We have funds set aside in our medical education budget to provide free copies of our clinical and research guide to GPs and other health professionals. Contact us with the details on the phone number above, or send head office an email.

Part 1:


A short period of debility frequently follows many acute infections. However, when this persists beyond three or four weeks in a previously healthy individual, consideration should be given to the possible diagnosis of a post-infectious/viral fatigue syndrome.

There is collective evidence to suggest that appropriate management at this very early stage (i.e. addressing key symptoms and advising on a period of convalescence followed by gradual and flexible increases to physical and mental activities) may minimise long-term morbidity and severity.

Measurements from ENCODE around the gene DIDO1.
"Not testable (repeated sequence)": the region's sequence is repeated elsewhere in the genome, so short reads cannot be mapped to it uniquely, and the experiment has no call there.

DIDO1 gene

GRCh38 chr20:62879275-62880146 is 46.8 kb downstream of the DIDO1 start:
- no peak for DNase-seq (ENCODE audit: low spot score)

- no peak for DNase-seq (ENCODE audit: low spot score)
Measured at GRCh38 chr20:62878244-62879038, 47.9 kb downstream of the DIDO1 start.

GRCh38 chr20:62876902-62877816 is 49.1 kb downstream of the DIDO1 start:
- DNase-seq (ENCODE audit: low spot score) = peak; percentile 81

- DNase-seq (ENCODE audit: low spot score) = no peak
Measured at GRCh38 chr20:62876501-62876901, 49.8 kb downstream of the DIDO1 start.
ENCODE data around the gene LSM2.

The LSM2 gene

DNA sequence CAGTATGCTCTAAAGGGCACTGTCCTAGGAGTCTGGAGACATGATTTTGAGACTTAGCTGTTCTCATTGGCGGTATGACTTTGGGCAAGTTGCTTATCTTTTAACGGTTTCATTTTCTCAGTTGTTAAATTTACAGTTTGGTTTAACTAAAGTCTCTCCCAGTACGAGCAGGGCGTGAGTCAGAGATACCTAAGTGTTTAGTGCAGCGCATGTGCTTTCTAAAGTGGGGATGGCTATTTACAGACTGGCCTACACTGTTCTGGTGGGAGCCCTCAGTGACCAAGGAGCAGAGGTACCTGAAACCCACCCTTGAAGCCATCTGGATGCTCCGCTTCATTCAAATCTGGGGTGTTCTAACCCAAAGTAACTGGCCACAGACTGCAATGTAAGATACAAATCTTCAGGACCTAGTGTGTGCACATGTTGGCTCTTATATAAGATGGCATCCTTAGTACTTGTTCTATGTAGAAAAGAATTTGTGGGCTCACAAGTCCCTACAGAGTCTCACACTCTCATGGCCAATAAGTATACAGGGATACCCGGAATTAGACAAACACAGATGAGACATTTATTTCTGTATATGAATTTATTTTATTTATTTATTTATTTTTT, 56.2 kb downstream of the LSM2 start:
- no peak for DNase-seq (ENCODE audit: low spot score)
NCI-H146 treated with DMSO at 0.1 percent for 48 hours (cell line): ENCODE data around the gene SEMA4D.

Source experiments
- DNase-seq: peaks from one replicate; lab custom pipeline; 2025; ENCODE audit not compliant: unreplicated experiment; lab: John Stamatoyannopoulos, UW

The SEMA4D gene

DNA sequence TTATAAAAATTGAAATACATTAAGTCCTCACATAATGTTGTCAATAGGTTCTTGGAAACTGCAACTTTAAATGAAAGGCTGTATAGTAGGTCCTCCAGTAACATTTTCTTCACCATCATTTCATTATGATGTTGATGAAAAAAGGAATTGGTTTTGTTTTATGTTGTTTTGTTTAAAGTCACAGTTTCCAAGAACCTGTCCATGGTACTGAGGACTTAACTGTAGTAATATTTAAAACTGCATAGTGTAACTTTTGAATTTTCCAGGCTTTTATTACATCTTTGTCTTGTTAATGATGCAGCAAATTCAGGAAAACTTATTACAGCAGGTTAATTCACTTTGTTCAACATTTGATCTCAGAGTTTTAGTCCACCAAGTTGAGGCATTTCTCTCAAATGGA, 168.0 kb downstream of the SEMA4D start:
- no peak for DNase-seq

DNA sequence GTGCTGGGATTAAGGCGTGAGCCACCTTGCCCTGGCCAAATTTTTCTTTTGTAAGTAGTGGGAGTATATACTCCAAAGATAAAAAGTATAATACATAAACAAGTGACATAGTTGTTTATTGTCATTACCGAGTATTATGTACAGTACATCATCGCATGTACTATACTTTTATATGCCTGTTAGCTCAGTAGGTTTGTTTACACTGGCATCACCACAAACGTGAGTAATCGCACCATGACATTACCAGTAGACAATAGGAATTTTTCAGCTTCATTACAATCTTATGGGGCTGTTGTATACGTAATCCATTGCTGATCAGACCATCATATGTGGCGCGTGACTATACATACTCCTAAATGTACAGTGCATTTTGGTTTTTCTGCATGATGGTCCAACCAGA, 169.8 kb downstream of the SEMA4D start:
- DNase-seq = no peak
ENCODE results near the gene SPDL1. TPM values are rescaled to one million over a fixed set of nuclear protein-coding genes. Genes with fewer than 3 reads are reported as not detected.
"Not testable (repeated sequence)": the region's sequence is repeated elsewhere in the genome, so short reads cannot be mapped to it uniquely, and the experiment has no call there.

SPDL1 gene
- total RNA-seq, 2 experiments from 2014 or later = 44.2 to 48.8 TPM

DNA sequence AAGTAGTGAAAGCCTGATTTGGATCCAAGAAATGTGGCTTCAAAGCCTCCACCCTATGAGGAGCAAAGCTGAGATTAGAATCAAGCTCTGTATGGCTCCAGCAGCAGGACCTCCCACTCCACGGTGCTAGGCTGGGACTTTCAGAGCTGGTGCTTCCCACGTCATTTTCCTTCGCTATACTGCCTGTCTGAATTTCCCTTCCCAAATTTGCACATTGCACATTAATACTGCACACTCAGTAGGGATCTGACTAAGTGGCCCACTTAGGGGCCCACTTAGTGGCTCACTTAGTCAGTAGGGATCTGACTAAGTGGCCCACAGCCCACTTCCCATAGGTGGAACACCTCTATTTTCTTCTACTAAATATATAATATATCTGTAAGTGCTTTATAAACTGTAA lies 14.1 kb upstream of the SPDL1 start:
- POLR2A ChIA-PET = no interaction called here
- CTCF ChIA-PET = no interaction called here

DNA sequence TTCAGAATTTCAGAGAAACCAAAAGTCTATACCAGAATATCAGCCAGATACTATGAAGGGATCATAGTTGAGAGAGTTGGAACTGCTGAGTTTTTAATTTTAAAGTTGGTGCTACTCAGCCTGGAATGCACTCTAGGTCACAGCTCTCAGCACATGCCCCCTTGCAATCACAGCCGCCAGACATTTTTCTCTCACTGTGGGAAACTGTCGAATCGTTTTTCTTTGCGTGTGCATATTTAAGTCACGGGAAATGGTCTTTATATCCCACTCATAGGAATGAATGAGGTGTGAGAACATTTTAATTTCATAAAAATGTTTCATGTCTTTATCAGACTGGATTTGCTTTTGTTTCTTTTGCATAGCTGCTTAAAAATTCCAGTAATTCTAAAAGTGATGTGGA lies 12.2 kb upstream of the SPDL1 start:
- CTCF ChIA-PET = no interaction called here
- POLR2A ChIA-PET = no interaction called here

Where symptoms persist beyond three months and the person concerned has been unable to resume a normal way of life, serious consideration should then be given towards making a provisional diagnosis of ME/CFS.

The timescale should be shorter in children and adolescents, and, where a child or adolescent has missed around 4 weeks of school, action must be taken to speed up the diagnostic process.

By four months, if symptoms still persist, the provisional diagnosis of ME/CFS should have normally been confirmed or excluded in adults.


It should normally be confirmed or excluded by three months in children and adolescents.


In clinical practice, six months should normally be viewed as the endpoint of the diagnostic process for ME/CFS.

Part 2:

Making a Diagnosis